New England Prepares for the Solar Eclipse - NECN
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New England Prepares for the Solar Eclipse

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    NEWSLETTERS

    There’s growing excitement as we get closer and closer to Monday’s eclipse. It’s the first time in almost a century that people from coast-to-coast will get to witness the event.

    (Published Friday, Aug. 18, 2017)

    There’s growing excitement as we get closer and closer to Monday’s eclipse.

    It’s the first time in almost a century that people from coast-to-coast will get to witness the event.

    Little Rhys Maxner has eclipse fever.

    “Yeah, yeah, yeah, yeah,” she screamed jumping up and down.

    And it seems to be contagious.

    “It’s going to be awesome,” said Susan Kenna of Concord, New Hampshire.

    “Just to be a part of history,” said Jessica Beane of Gilford.

    “It touches you to the human core to see day suddenly become night,” said Sarah Hoffschwelle, the Educational Director at the McAuliffe-Shepard Discovery Center in Concord.

    We’re not in the path of totality here in New Hampshire, but at 62 percent, we’ll still get quite the show.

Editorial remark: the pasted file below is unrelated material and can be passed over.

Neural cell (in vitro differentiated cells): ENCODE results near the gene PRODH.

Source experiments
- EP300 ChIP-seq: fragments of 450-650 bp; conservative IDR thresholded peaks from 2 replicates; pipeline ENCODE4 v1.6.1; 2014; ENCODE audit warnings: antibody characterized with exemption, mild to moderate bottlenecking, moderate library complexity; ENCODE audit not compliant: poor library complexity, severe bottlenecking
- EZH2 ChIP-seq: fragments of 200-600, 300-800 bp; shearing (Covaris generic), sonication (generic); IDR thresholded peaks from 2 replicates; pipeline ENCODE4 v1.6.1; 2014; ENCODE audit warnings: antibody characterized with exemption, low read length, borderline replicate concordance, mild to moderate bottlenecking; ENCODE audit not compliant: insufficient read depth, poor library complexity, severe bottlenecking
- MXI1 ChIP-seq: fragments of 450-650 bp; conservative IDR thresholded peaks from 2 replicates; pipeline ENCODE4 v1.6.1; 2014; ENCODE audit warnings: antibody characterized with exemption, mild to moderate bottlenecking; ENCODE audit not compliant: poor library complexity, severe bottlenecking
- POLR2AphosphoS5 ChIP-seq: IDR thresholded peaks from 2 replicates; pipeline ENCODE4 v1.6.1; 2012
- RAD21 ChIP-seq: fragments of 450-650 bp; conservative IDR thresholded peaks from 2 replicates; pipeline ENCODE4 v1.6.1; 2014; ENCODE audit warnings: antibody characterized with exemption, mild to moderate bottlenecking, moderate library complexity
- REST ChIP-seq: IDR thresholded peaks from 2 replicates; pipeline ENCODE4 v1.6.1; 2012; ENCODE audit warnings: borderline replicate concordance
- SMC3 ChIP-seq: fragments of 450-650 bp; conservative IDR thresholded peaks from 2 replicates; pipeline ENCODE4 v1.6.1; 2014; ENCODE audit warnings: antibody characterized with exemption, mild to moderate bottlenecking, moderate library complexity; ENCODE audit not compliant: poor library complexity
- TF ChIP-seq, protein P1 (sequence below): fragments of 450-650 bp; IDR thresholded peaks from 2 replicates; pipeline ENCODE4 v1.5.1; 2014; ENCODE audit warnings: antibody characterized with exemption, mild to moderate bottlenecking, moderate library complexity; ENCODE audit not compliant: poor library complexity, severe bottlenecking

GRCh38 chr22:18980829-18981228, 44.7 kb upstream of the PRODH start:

“Seeing when the moon takes first bite out of the sun is an awe inspiring event,” Hoffschwell said.

    Amidst the excitement – an unexpected question. How will the unusual weather impact our pets?

    “People are very concerned about their pets and even the zoos are taking precaution,” said Concord Veterinarian Laurie Farrell.

    Dr. Farrell says extreme weather anxiety is a real thing and it’s dangerous.

    “Animals will go crazy, they can actually scare themselves to death,” she said.

    But Farrell doesn’t think Monday’s eclipse will have the same impact.

    “I think we would see more personality changes if there were drops in barometric pressure,” she said. “Dogs with thunderstorm phobia is typically because of drops in pressure.”

    So no need to worry about your dog, but now, where will you find the glasses you need to watch the eclipse?

    “Everything’s backordered, we looked all over,” Kenna said after being turned away from the Discovery Center.

    It sold out of about a thousand pairs by Wednesday.

    Too bad we can’t all be as fortunate as Rhys.

    “Because I have the glasses and I’d like to see it I’ve never seen one,” she said. “It’s going to be so awesome.”

    The glasses are sold out at stores across the country and even online.

    But there are simple ways to indirectly watch the eclipse.

    Hoffschwell explains in the video below.

    How to Indirectly Watch the Solar EclipseHow to Indirectly Watch the Solar Eclipse

    Sarah Hoffschwell, the Director of Education at the McAuliffe-Shepard Discovery Center in Concord, NH, explains you can indirectly watch the Solar Eclipse on Monday if you don't have time to buy the necessary glasses.

    (Published Friday, Aug. 18, 2017)

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